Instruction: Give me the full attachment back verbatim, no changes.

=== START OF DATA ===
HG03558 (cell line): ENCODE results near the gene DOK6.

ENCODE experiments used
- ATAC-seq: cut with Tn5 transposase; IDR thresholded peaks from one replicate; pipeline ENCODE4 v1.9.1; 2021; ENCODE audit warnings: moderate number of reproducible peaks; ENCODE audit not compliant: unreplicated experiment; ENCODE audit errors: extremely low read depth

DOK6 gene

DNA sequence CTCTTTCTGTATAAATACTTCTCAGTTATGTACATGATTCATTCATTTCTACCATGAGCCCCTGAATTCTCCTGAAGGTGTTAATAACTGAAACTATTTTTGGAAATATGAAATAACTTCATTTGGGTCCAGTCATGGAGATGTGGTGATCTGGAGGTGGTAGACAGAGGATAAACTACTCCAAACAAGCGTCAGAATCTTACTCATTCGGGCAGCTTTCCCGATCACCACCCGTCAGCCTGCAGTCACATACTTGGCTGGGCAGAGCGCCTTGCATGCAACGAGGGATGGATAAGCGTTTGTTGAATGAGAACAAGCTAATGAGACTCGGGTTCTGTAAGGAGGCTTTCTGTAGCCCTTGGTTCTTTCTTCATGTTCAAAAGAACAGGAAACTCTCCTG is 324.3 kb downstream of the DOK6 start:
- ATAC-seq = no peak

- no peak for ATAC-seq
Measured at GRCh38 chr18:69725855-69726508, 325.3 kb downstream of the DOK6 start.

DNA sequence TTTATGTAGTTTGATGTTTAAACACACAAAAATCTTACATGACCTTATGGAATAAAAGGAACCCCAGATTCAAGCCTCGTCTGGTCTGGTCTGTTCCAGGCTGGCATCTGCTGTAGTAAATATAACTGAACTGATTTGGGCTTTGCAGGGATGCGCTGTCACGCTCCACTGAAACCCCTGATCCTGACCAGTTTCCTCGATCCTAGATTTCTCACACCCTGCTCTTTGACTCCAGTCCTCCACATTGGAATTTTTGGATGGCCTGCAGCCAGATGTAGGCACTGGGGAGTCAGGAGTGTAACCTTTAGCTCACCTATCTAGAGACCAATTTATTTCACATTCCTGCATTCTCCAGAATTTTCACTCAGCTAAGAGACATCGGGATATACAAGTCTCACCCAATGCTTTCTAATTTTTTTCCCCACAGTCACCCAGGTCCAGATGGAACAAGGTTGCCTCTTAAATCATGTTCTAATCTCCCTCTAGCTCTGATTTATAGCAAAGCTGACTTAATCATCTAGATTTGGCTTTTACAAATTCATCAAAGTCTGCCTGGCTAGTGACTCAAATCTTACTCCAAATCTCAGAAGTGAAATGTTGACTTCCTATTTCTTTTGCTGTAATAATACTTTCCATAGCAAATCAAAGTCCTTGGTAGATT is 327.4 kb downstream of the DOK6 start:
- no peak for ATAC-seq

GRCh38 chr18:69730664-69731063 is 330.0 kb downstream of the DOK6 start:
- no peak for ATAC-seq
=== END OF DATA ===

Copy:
HG03558 (cell line): ENCODE results near the gene DOK6.

ENCODE experiments used
- ATAC-seq: cut with Tn5 transposase; IDR thresholded peaks from one replicate; pipeline ENCODE4 v1.9.1; 2021; ENCODE audit warnings: moderate number of reproducible peaks; ENCODE audit not compliant: unreplicated experiment; ENCODE audit errors: extremely low read depth

DOK6 gene

DNA sequence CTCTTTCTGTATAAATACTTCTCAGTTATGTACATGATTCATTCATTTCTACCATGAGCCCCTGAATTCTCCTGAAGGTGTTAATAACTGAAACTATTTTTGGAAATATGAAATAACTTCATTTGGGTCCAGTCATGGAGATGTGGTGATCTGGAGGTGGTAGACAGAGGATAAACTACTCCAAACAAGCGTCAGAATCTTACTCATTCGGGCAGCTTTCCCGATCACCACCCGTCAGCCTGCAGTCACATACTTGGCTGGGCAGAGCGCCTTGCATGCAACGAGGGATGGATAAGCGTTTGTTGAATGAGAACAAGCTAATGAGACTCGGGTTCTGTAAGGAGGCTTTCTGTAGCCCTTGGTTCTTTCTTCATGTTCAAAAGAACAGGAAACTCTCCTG is 324.3 kb downstream of the DOK6 start:
- ATAC-seq = no peak

- no peak for ATAC-seq
Measured at GRCh38 chr18:69725855-69726508, 325.3 kb downstream of the DOK6 start.

DNA sequence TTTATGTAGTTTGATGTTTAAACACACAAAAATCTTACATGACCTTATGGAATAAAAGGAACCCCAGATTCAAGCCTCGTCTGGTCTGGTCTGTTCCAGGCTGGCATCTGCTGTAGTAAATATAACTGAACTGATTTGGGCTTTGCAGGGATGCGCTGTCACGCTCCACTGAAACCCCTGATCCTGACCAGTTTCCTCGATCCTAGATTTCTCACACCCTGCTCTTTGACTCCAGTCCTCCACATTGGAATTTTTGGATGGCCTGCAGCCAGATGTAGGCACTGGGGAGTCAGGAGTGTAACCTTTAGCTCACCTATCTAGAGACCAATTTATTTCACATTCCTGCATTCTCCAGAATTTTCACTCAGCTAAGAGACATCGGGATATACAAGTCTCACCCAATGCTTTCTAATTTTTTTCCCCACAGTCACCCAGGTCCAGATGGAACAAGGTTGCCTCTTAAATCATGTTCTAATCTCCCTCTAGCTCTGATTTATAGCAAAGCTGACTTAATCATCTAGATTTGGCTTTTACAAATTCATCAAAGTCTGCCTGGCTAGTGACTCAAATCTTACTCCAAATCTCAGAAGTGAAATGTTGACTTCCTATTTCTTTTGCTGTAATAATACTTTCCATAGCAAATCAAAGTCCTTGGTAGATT is 327.4 kb downstream of the DOK6 start:
- no peak for ATAC-seq

GRCh38 chr18:69730664-69731063 is 330.0 kb downstream of the DOK6 start:
- no peak for ATAC-seq